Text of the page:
Maurice Sendak, author of wildly influential, deeply moody children’s books — including, most notably,1963’s Where the Wild Things Are — died this morning in Connecticut at age 83. In the nearly 50 years since its publication, the book, which takes a characteristically dark view of kids’ imaginations and independence, has had a formative effect on artists of all kinds.
The Young Wild Things Tour
Probably no surprise that early-aughts heart-on-their-hoodie-sleeves emo acts identified with Where the Wild Things Are as a totem of lost childhood. So certainly no surprise that Fall Out Boy, of all bands would incorporate the imagery for their 2007 Young Wild Things tour with Gym Class Heroes and Plain White Ts. (“Where the Wild Things Are is a great narrative,” Wentz told MTV in 2007. “It encapsulates pretty much every FOB song ever written: You know, tantrums and monster islands and all. And it’s kind of a takeoff on the idea of young wild things wearing Dior ankle-monitoring bracelets.” And definitelyno surprise that all this borderline copyright infringement caught the attention of Sendak’s lawyers, who had their way with the prospective merch-table offerings; the band subsequently apologized, as any chastened man-children should.
Metallica, “Where the Wild Things Are”
Six years after mining childhood nightmares for the biggest hit of their career, this track from 1997’s Re-Load uses Sendak’s story as a springboard for more bedtime boogeymen. In 2009, fellow shredder demigod Steve Vai released an album called Where the Wild Things Are, further cementing the eternal relationship between guitars that go waaaaaah and things that go bump in the night.
Carole King, Really Rosie
It was hard to be more famous than Carole King was in 1975. During the Nixon and Ford administrations, she released the genre-defining Tapestry in 1971, the best-selling album until Thriller, then three more albums that went at least gold. She was the very definition of the self-actualized singer-songwriter, so maybe it was perfect that she teamed up with Sendak for the children’s musical Really Rosie about an extremely self-confident little girl in Brooklyn and her pals. (Then again, it was also a bit like Mo Willems making a musical with Jay-Z which, come on, would be amazing). Based on his tiny books Chicken Soup with Rice, Pierre, One was Johnny, Alligators All Around and the full-sized The Sign on Rosie’s Door, Really Rosie will be performed by summer camps and elementary schools from now until the universe collapses, but it’s also a very interesting hunk of ’70s cool. Rosie is a blast, the sort of fearless, star-struck gal that only King and Sendak could have come up with. Rosie’s ambition is pure hip-hop, dreaming of stardom from her Brooklyn stoop, making up stories to entertain her pals. King’s songs were many kids first exposure to that sort of craft and you can bet a stack of Bratmoble singles that most riot grrls were well familiar with Rosie’s bravado.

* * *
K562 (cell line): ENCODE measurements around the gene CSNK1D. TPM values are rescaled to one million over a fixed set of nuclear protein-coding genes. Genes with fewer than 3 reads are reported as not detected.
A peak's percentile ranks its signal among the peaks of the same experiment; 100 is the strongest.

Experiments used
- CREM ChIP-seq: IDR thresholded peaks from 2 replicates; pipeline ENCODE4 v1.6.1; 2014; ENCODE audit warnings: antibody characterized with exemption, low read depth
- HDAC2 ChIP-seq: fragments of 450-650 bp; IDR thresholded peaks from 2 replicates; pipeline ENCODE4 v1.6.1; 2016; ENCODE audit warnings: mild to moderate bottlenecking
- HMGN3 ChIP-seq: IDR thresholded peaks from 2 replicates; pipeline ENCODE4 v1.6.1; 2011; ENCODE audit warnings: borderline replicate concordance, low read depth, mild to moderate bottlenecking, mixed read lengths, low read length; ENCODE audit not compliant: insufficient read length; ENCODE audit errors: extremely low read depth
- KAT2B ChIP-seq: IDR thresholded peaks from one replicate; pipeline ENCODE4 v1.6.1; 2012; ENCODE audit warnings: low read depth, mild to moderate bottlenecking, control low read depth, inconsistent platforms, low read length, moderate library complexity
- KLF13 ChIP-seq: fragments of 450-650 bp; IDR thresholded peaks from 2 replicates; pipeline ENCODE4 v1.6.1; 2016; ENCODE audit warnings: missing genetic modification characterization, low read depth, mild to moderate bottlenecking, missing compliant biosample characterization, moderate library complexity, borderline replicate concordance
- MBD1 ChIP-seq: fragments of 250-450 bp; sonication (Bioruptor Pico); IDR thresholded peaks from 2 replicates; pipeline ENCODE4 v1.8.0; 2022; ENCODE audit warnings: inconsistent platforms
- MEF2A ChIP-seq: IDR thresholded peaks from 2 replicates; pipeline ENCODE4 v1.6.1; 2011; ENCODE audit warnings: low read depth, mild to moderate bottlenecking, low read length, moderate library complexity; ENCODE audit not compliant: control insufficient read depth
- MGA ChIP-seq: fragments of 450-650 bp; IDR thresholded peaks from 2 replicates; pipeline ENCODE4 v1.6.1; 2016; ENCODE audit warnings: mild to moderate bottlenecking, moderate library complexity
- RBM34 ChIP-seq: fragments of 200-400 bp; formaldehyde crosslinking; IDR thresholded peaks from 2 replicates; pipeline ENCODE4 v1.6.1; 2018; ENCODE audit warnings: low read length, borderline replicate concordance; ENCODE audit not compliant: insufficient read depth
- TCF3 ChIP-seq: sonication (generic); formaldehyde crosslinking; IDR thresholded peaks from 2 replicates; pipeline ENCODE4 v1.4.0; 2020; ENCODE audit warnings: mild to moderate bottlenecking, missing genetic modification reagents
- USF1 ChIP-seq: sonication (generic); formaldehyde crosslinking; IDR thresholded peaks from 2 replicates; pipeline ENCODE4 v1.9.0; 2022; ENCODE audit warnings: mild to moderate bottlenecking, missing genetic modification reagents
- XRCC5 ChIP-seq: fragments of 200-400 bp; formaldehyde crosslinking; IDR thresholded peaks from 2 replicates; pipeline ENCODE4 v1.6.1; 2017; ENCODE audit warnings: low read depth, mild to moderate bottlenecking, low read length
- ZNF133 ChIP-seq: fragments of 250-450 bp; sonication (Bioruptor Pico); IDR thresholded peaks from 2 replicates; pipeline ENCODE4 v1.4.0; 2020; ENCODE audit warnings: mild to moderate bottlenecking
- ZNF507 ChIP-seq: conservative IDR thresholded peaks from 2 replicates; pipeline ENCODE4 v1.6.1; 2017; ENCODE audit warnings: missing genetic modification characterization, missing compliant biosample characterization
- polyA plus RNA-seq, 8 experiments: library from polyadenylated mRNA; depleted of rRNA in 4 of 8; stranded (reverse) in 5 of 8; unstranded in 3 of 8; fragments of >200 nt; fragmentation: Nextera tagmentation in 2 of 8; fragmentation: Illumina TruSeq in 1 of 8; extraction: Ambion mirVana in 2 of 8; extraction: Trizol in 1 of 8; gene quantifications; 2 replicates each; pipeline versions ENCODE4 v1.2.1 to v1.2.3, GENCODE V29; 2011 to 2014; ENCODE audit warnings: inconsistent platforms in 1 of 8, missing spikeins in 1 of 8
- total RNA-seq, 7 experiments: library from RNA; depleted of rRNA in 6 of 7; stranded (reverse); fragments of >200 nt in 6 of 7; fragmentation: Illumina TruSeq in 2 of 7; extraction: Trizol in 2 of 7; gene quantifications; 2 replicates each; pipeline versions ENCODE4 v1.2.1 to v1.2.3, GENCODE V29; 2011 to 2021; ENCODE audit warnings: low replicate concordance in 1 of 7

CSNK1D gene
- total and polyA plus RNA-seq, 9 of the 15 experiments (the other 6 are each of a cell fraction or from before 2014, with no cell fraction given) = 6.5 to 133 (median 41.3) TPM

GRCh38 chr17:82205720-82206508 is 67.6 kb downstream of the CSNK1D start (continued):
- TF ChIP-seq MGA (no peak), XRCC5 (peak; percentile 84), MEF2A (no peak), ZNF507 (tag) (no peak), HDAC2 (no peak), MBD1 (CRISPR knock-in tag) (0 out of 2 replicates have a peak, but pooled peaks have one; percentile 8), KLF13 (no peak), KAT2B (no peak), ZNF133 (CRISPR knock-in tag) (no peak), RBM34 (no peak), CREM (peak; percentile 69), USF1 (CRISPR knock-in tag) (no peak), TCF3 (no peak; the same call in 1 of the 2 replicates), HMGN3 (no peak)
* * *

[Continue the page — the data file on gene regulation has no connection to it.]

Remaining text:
Much like the emo rock of the time, the more confessional, vein-tugging strains of early-aughts backpacker hip-hop was drawn to Where The Wild Things Are‘s themes of false bravado, displacement and loneliness. Doseone and Slug’s group Deep Puddle Dynamics named an especially sensitive song after the book and Aesop Rock acknowledged he faced “wild things that make Maurice Sendak question his early works” on 2003’s “Babies With Guns.” But the best Sendak punchline of the era came from Def Jux labelmate C-Rayz Walz on 2003’s “Guns & Butter”: “We where the wild thing are, and it’s a fact, I max.” Obviously, the most famous heir to that era’s noisy legacy, Tyler, the Creator is currently keeping the spirit alive, exclaiming in 2011’s manchild anthem “Parade,” “In my wolf suit I roam where the wild things at.” Patrick Watson, “Where the Wild Things Are”
Perhaps the most understated of Sendak tributes, the classical-pop Quebecois Patrick Watson’s quiet “Where the Wild Things Are” is featured on his 2009 album, Wooden Arms. The track, he told Chart Attack, was written and recorded in an attempt to get Spike Jonze’s attention when Watson discovered the director would be bringing the book to the big screen. “I made the song as a demo for [Jonze] to see if he could use it for the score,” Watson said in 2009. “I had to try something since I grew up with the book. It was my favorite book ever. I had done it myself, more as a composer, and at the end when we were putting the album together, everyone liked the song.” Despite its cinematic nature, however, it was probably deemed a bit too orchestral for the flick’s raucousness (though not in the opinion of the fan who made the above video), and Jonze ignored the offer. The film hit theaters six months after Watson’s Arms was released.